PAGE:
How many of us have not at one time or another misplaced a USB drive? Or maybe forgotten it plugged into a computer after a presentation? It is after all just a small device and in the continued rush of our everyday lives, it is easy to overlook such details. What happens however when it’s a company USB thumb drive? And what if it just happens to have the security details of one of the world’s biggest airport hubs on it? That is how the nightmares of the 21st century begin.
A USB drive containing highly sensitive data pertaining to London’s International Heathrow Airport, was recently found plugged into a public library computer. The data on it, amounting to 2.5 GB of information, included maps with the location of every CCTV camera in the airport, routes and security protection measures for the Queen, Cabinet ministers and visiting foreign dignitaries. The files were all unencrypted. Luckily, the man who found the USB stick decided to turn it in to a reporter from the Sunday Mirror, instead of posting the information online or seeking financial gain from its sale.
While airport officials and the London Metropolitan Police are currently looking into how such sensitive data could have left Heathrow’s offices to begin with, the incident has sparked worries over the security of the airport at a time when the United Kingdom is still under a severe-level threat alert after the bombing of a train at the Parsons Green Underground Station earlier this year in September.
The story made headlines as a possible disastrous security breach that was narrowly avoided. It is incidents such as these that show the paramount importance encryption has gained in the field of data protection. After all, no matter how many USBs are misplaced or stolen or how many employees with malicious intentions attempt to smuggle sensitive data out of the organization without his employer’s knowledge, that data becomes useless if it is encrypted and the person trying to access it does not have the appropriate key.
While some have deemed hard drive encryption cumbersome and disruptive to employees’ efficiency in dealing with day to day tasks, USB encryption does not hamper productivity in any way. Solutions such as Endpoint Protector, offer automatic deployment of Enforced Encryption to any USBs connected to company endpoints, ensuring that no data leaving the network is unencrypted. In this way, companies need not rely only on employees remembering to install an encryption solution on their USBs, but can make it a network-wide automatic rule. When users copy data onto USBs with Enforced Encryption, the files are automatically encrypted and the user is prompted to set a password for later access.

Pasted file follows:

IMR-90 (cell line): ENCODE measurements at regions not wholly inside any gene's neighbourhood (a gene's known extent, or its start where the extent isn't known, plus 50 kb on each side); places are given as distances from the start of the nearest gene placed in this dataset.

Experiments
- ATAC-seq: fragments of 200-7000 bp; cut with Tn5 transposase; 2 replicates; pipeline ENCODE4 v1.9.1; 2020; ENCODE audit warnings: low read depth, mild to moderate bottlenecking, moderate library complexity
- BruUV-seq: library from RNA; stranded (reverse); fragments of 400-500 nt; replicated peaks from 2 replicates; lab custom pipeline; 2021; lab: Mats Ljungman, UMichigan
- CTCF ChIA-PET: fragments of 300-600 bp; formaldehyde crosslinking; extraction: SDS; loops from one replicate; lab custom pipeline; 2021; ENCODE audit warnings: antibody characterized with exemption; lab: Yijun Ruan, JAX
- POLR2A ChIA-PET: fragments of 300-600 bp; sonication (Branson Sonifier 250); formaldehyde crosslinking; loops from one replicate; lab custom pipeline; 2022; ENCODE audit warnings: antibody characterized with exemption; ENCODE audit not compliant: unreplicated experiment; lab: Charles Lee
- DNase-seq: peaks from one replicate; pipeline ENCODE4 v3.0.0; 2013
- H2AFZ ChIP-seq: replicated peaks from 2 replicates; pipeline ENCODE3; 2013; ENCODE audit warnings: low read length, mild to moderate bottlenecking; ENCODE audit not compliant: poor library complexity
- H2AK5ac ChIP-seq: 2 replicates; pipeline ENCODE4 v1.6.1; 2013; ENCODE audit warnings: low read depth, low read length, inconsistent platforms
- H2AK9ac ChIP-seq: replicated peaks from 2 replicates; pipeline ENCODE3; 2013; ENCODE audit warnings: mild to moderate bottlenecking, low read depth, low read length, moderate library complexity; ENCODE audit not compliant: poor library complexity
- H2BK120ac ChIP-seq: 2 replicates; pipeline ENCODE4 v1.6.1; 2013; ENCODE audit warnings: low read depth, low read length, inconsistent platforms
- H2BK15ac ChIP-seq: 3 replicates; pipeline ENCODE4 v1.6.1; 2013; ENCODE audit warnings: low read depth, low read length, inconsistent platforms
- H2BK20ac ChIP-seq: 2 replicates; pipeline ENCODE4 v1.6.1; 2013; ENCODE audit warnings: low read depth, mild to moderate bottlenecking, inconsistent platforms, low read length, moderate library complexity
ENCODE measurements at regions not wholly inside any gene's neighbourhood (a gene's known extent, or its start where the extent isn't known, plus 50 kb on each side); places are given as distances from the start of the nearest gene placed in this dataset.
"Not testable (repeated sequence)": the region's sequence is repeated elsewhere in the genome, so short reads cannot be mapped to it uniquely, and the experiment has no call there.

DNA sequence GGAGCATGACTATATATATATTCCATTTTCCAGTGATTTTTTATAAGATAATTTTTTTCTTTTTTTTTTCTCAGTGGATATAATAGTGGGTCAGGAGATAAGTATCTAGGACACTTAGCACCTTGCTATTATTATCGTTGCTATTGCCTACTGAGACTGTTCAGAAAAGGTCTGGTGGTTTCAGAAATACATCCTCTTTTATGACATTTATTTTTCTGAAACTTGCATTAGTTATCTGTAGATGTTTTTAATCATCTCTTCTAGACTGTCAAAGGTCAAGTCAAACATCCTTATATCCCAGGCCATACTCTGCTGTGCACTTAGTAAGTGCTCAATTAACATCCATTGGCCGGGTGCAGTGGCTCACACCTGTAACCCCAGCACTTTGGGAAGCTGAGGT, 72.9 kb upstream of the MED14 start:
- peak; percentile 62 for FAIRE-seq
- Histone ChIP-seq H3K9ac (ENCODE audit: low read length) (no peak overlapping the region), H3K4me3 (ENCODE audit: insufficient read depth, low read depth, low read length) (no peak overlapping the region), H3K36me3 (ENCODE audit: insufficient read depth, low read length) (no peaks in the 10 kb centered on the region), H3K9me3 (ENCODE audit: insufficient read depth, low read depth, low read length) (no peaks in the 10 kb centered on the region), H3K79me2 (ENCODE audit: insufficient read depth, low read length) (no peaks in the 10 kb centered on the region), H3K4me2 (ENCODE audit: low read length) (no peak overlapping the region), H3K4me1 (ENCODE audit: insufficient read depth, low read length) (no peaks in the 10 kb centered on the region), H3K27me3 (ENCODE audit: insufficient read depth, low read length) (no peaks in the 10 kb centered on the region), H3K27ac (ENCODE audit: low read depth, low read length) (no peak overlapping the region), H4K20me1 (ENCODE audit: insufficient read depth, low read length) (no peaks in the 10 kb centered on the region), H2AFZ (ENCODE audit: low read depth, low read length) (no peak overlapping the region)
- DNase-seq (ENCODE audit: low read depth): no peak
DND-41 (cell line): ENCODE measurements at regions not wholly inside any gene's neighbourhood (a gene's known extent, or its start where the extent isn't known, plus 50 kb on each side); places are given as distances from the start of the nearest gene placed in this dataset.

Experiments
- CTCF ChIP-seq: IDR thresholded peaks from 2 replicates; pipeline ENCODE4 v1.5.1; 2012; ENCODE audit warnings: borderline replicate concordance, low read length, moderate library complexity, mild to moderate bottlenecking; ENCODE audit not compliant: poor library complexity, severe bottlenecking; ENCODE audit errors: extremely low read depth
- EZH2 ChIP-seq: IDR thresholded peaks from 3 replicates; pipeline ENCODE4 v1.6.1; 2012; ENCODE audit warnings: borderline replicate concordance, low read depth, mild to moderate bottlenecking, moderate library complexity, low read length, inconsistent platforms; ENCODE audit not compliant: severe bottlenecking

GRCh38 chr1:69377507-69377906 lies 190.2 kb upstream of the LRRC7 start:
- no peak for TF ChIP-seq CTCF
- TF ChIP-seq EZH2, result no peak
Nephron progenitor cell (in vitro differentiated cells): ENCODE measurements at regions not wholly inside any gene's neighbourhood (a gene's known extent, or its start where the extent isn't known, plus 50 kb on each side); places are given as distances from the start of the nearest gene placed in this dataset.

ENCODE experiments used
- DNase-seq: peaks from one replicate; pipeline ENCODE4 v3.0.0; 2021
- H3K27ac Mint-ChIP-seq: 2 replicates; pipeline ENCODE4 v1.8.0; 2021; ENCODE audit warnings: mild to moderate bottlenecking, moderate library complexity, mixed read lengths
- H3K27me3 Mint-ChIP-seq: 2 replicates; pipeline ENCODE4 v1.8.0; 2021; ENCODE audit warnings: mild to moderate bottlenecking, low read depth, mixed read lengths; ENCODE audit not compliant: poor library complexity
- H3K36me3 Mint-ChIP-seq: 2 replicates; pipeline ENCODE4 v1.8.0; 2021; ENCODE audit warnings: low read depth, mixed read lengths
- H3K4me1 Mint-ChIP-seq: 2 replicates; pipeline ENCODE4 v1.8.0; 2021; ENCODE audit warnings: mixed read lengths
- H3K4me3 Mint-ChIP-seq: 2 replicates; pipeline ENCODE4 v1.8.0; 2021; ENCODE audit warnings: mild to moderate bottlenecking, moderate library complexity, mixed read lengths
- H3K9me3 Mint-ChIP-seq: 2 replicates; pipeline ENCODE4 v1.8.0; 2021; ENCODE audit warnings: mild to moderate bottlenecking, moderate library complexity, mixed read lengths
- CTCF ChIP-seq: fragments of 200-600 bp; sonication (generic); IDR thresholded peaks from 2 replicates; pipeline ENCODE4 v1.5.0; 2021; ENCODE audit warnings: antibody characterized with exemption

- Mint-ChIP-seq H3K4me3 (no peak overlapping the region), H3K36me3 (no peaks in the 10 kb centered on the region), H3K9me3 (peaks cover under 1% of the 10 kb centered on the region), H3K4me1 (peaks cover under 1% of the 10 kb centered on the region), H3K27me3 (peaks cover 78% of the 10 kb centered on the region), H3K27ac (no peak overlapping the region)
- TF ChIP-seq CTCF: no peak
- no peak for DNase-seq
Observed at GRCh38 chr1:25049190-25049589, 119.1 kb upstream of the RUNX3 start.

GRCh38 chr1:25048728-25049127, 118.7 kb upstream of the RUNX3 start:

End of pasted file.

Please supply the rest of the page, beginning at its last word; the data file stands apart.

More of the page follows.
Even better, a cross-platform solution like Endpoint Protector offers USB encryption not only for PCs running Windows, but also Macs. Additional features allow for file tracing that ensures that administrators know what kind of data has been transferred outside the network onto USBs at all times. They also have the option of changing the policy for the USB thumb drive in order to block user access to the encrypted information.
In today’s increasingly portable world, it is essential that companies take measures to protect themselves from incidents that can result not only in data breaches or the loss of reputation, but that can make them vulnerable to criminal intent, industrial espionage or non-compliance with new data protection regulations such as GDPR, HIPAA, NIST etc. USB encryption is an easy first step towards better data security m/anagement, but a complete Data Loss Prevention approach is preferable, when both data at rest and in motion is secure from leaks or misappropriation.
While such incidents as those suffered by Heathrow International Airport can still be classified as accidents, once the GDPR comes into full force next spring, companies and organizations in Europe will be held accountable for their sensitive data’s security in the eyes of the law and negligence will no longer be tolerated, but will come at a high financial cost.
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